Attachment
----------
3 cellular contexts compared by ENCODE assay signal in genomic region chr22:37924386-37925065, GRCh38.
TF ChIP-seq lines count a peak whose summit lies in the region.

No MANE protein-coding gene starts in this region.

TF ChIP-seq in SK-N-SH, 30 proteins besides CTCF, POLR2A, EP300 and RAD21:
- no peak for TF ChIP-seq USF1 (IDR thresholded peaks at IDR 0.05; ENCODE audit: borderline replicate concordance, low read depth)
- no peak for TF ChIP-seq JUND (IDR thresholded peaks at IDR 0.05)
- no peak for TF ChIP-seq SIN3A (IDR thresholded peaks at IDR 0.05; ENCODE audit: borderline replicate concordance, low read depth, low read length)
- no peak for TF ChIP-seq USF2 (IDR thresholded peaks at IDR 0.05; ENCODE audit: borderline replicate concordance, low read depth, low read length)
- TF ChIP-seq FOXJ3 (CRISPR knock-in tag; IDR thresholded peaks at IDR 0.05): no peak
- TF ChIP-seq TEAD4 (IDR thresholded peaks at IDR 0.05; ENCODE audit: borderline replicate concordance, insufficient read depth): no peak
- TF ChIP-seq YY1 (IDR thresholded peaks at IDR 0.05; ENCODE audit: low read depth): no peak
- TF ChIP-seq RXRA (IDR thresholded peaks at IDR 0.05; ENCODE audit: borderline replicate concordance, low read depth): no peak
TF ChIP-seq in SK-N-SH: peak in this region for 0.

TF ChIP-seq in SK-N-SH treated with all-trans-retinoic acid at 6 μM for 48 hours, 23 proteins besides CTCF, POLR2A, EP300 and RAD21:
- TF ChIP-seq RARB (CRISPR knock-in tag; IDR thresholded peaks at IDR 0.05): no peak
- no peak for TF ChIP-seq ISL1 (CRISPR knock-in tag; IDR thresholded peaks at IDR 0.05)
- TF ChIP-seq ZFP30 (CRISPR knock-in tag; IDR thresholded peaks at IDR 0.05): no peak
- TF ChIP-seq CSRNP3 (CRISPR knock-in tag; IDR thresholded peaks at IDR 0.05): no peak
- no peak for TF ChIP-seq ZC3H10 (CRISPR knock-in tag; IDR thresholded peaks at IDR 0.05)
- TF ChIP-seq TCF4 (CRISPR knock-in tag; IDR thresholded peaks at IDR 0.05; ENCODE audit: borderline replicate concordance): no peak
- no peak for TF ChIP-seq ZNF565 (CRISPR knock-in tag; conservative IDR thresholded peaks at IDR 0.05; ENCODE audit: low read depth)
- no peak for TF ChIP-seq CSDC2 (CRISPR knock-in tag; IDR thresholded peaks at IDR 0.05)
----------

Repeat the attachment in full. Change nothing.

3 cellular contexts compared by ENCODE assay signal in genomic region chr22:37924386-37925065, GRCh38.
TF ChIP-seq lines count a peak whose summit lies in the region.

No MANE protein-coding gene starts in this region.

TF ChIP-seq in SK-N-SH, 30 proteins besides CTCF, POLR2A, EP300 and RAD21:
- no peak for TF ChIP-seq USF1 (IDR thresholded peaks at IDR 0.05; ENCODE audit: borderline replicate concordance, low read depth)
- no peak for TF ChIP-seq JUND (IDR thresholded peaks at IDR 0.05)
- no peak for TF ChIP-seq SIN3A (IDR thresholded peaks at IDR 0.05; ENCODE audit: borderline replicate concordance, low read depth, low read length)
- no peak for TF ChIP-seq USF2 (IDR thresholded peaks at IDR 0.05; ENCODE audit: borderline replicate concordance, low read depth, low read length)
- TF ChIP-seq FOXJ3 (CRISPR knock-in tag; IDR thresholded peaks at IDR 0.05): no peak
- TF ChIP-seq TEAD4 (IDR thresholded peaks at IDR 0.05; ENCODE audit: borderline replicate concordance, insufficient read depth): no peak
- TF ChIP-seq YY1 (IDR thresholded peaks at IDR 0.05; ENCODE audit: low read depth): no peak
- TF ChIP-seq RXRA (IDR thresholded peaks at IDR 0.05; ENCODE audit: borderline replicate concordance, low read depth): no peak
TF ChIP-seq in SK-N-SH: peak in this region for 0.

TF ChIP-seq in SK-N-SH treated with all-trans-retinoic acid at 6 μM for 48 hours, 23 proteins besides CTCF, POLR2A, EP300 and RAD21:
- TF ChIP-seq RARB (CRISPR knock-in tag; IDR thresholded peaks at IDR 0.05): no peak
- no peak for TF ChIP-seq ISL1 (CRISPR knock-in tag; IDR thresholded peaks at IDR 0.05)
- TF ChIP-seq ZFP30 (CRISPR knock-in tag; IDR thresholded peaks at IDR 0.05): no peak
- TF ChIP-seq CSRNP3 (CRISPR knock-in tag; IDR thresholded peaks at IDR 0.05): no peak
- no peak for TF ChIP-seq ZC3H10 (CRISPR knock-in tag; IDR thresholded peaks at IDR 0.05)
- TF ChIP-seq TCF4 (CRISPR knock-in tag; IDR thresholded peaks at IDR 0.05; ENCODE audit: borderline replicate concordance): no peak
- no peak for TF ChIP-seq ZNF565 (CRISPR knock-in tag; conservative IDR thresholded peaks at IDR 0.05; ENCODE audit: low read depth)
- no peak for TF ChIP-seq CSDC2 (CRISPR knock-in tag; IDR thresholded peaks at IDR 0.05)